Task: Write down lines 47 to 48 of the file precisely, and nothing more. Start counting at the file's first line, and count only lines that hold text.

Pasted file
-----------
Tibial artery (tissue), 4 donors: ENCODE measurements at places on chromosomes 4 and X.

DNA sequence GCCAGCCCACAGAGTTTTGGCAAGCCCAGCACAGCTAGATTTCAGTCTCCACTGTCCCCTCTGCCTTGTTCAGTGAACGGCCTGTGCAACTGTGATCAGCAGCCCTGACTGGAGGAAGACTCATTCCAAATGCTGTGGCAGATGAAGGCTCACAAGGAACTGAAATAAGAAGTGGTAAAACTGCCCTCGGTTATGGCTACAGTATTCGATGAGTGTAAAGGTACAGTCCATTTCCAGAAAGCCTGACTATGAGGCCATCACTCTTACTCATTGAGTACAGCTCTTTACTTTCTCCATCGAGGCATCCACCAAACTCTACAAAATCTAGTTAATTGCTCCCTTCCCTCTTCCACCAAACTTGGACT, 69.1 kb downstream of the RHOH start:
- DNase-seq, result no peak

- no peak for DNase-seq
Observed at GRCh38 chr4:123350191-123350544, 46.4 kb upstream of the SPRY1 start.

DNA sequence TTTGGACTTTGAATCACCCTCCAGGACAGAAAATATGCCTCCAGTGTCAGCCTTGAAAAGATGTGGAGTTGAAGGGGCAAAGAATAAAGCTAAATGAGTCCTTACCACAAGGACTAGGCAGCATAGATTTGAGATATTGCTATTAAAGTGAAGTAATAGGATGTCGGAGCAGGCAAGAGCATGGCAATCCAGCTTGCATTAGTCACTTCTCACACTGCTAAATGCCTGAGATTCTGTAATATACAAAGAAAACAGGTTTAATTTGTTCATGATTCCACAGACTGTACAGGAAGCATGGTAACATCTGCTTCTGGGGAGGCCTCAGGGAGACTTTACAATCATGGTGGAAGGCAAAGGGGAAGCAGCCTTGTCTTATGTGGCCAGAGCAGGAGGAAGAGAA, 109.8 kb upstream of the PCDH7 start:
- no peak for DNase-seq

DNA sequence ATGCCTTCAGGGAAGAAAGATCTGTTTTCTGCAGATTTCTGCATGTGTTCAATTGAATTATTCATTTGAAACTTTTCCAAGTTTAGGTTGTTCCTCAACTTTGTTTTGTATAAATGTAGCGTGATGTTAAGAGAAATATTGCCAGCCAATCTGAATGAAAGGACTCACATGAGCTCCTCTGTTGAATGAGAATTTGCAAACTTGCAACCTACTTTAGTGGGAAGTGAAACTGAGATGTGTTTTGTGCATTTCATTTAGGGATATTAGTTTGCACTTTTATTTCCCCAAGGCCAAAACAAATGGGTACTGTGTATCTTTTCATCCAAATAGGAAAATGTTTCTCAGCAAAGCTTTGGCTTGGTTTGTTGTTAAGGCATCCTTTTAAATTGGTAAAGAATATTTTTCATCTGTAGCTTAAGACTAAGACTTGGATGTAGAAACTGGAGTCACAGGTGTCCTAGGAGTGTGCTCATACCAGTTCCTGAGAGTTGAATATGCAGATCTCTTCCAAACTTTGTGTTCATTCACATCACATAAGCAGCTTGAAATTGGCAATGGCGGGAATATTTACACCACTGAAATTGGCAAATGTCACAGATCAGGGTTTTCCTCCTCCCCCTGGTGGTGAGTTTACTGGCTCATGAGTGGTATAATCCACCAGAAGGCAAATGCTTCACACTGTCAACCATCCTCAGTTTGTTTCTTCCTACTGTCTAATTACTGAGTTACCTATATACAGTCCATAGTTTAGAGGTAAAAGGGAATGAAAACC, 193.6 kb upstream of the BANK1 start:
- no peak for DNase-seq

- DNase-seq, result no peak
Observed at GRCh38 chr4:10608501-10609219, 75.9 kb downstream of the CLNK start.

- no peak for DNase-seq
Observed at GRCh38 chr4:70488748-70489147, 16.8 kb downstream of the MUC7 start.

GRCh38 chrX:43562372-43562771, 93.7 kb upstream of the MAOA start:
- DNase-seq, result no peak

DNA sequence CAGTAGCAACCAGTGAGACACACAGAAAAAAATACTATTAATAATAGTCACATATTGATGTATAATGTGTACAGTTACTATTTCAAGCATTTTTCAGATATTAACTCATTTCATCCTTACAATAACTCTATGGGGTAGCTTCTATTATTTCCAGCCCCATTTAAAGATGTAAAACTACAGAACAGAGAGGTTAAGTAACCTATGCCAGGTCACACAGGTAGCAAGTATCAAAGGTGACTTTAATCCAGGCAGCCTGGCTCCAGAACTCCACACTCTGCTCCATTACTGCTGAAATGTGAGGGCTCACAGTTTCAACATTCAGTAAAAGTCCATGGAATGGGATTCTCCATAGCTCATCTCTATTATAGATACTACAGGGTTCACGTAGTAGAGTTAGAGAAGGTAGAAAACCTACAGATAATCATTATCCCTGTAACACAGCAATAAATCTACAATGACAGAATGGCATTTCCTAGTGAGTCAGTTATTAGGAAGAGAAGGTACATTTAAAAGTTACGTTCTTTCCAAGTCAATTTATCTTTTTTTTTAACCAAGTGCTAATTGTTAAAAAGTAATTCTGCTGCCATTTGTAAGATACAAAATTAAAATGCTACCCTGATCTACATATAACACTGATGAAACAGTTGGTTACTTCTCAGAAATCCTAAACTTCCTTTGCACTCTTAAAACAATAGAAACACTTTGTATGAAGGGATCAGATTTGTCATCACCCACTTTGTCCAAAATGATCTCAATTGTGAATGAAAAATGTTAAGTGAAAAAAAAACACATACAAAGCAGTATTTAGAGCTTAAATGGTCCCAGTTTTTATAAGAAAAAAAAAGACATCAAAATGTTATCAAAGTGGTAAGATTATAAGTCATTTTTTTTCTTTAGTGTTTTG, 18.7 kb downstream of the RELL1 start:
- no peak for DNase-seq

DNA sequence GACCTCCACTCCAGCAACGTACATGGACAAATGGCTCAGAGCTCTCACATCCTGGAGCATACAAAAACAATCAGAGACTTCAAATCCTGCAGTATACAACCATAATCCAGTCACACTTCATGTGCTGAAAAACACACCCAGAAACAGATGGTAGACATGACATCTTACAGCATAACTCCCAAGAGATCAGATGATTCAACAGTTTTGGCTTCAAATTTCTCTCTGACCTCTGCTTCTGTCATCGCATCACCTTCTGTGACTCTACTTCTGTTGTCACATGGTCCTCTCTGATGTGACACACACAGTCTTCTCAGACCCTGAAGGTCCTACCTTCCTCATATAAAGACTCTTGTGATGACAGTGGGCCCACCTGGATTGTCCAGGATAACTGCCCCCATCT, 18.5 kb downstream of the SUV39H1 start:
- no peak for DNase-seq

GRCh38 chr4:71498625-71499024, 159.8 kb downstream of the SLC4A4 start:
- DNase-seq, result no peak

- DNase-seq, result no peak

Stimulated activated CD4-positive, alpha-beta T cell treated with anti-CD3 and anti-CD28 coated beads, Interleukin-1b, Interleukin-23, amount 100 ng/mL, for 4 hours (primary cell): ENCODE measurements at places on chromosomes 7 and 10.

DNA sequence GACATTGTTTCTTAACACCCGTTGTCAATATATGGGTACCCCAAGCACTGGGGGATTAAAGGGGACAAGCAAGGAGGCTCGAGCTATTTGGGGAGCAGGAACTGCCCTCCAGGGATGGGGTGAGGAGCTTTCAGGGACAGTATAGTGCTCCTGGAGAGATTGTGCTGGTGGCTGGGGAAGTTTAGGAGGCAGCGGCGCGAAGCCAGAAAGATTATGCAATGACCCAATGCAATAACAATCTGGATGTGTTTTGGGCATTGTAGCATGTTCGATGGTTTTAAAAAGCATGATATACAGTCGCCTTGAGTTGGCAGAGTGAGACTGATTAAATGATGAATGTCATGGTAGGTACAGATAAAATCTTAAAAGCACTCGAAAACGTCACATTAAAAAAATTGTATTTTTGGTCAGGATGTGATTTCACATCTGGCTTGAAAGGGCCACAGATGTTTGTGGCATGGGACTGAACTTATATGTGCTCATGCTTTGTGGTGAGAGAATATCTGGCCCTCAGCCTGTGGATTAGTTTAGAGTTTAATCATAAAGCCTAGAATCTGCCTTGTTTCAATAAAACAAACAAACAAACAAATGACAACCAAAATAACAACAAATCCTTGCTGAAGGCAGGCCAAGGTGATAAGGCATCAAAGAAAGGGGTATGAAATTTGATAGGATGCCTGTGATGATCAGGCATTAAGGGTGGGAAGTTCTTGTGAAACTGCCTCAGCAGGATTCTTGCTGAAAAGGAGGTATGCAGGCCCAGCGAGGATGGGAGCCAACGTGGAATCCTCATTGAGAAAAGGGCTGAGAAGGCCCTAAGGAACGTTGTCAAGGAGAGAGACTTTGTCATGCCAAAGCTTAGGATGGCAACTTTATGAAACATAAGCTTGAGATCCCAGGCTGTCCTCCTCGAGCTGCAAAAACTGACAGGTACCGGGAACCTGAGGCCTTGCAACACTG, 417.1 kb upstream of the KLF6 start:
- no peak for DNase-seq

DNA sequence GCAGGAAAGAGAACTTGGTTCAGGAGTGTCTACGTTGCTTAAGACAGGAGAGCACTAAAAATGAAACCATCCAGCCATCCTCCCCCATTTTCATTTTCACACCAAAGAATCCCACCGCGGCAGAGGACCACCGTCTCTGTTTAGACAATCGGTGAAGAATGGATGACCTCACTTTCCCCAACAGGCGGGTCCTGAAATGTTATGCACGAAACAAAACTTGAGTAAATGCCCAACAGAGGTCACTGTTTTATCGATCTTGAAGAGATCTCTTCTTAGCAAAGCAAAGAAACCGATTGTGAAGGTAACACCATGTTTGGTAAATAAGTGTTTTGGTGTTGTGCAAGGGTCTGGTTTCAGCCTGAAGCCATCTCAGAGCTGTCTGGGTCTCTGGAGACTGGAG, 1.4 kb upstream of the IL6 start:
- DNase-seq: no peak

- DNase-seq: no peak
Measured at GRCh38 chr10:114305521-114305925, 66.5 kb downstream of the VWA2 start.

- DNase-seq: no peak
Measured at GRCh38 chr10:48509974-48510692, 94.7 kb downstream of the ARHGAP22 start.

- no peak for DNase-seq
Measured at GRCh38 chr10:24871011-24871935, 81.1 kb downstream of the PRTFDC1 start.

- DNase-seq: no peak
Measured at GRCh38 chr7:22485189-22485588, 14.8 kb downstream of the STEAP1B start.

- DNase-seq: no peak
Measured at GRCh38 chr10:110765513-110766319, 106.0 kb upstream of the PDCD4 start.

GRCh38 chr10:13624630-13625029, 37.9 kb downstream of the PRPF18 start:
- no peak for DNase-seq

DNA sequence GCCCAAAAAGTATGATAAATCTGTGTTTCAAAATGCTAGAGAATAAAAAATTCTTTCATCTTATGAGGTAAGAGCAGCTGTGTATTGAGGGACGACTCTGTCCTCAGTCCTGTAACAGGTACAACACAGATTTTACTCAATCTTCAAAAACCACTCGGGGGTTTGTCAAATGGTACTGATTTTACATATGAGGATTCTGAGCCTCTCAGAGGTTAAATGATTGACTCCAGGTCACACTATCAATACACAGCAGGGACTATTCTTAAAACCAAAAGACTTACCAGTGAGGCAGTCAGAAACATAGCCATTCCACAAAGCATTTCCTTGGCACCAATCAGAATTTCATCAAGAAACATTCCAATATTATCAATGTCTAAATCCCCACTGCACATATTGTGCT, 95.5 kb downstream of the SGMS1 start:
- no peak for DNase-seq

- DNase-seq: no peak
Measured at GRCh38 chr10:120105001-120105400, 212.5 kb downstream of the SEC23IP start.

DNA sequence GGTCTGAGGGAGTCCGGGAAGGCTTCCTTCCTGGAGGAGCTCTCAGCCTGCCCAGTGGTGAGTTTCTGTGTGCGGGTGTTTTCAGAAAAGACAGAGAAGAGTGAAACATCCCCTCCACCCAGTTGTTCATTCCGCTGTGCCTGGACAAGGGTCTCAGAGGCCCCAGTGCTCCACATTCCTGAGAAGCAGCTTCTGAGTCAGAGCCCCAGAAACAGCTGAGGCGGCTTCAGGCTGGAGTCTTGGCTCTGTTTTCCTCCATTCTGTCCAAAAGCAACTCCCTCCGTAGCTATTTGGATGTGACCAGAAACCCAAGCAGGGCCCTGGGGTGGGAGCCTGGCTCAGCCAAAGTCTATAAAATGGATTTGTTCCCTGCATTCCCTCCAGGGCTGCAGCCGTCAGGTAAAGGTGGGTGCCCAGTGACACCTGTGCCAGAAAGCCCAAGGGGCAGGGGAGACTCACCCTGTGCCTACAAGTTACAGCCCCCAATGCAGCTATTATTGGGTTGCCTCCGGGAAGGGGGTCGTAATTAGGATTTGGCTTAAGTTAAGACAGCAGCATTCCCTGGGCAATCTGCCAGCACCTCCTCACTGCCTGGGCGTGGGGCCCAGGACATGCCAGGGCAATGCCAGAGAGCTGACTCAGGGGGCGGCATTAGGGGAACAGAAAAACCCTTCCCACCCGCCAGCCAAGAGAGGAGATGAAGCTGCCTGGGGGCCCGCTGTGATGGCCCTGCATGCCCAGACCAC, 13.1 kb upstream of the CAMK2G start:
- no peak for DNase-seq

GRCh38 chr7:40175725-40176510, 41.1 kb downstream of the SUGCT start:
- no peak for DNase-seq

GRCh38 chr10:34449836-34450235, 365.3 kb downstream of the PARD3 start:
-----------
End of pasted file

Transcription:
- no peak for DNase-seq

GRCh38 chr10:34449836-34450235, 365.3 kb downstream of the PARD3 start: